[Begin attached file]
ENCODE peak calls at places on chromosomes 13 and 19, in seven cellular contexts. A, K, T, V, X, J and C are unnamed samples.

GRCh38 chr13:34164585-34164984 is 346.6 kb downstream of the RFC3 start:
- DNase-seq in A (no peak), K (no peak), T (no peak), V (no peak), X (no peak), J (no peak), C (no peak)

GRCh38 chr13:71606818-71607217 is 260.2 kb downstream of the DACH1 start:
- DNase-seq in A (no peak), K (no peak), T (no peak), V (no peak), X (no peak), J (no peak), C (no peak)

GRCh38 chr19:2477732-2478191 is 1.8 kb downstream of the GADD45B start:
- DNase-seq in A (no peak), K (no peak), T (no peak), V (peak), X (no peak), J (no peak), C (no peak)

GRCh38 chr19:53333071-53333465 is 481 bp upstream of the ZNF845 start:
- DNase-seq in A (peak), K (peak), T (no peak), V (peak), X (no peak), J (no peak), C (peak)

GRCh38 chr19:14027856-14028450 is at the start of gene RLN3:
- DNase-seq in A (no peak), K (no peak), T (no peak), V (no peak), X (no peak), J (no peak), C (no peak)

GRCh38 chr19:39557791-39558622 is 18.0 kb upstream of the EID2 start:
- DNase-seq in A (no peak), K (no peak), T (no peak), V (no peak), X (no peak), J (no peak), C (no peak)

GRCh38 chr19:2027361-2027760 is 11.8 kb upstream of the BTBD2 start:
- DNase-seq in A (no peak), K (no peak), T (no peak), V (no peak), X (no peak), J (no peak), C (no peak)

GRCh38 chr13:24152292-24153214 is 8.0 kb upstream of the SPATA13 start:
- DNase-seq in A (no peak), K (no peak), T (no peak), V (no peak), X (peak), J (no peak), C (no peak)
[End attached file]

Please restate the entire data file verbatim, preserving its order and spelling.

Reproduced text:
ENCODE peak calls at places on chromosomes 13 and 19, in seven cellular contexts. A, K, T, V, X, J and C are unnamed samples.

GRCh38 chr13:34164585-34164984 is 346.6 kb downstream of the RFC3 start:
- DNase-seq in A (no peak), K (no peak), T (no peak), V (no peak), X (no peak), J (no peak), C (no peak)

GRCh38 chr13:71606818-71607217 is 260.2 kb downstream of the DACH1 start:
- DNase-seq in A (no peak), K (no peak), T (no peak), V (no peak), X (no peak), J (no peak), C (no peak)

GRCh38 chr19:2477732-2478191 is 1.8 kb downstream of the GADD45B start:
- DNase-seq in A (no peak), K (no peak), T (no peak), V (peak), X (no peak), J (no peak), C (no peak)

GRCh38 chr19:53333071-53333465 is 481 bp upstream of the ZNF845 start:
- DNase-seq in A (peak), K (peak), T (no peak), V (peak), X (no peak), J (no peak), C (peak)

GRCh38 chr19:14027856-14028450 is at the start of gene RLN3:
- DNase-seq in A (no peak), K (no peak), T (no peak), V (no peak), X (no peak), J (no peak), C (no peak)

GRCh38 chr19:39557791-39558622 is 18.0 kb upstream of the EID2 start:
- DNase-seq in A (no peak), K (no peak), T (no peak), V (no peak), X (no peak), J (no peak), C (no peak)

GRCh38 chr19:2027361-2027760 is 11.8 kb upstream of the BTBD2 start:
- DNase-seq in A (no peak), K (no peak), T (no peak), V (no peak), X (no peak), J (no peak), C (no peak)

GRCh38 chr13:24152292-24153214 is 8.0 kb upstream of the SPATA13 start:
- DNase-seq in A (no peak), K (no peak), T (no peak), V (no peak), X (peak), J (no peak), C (no peak)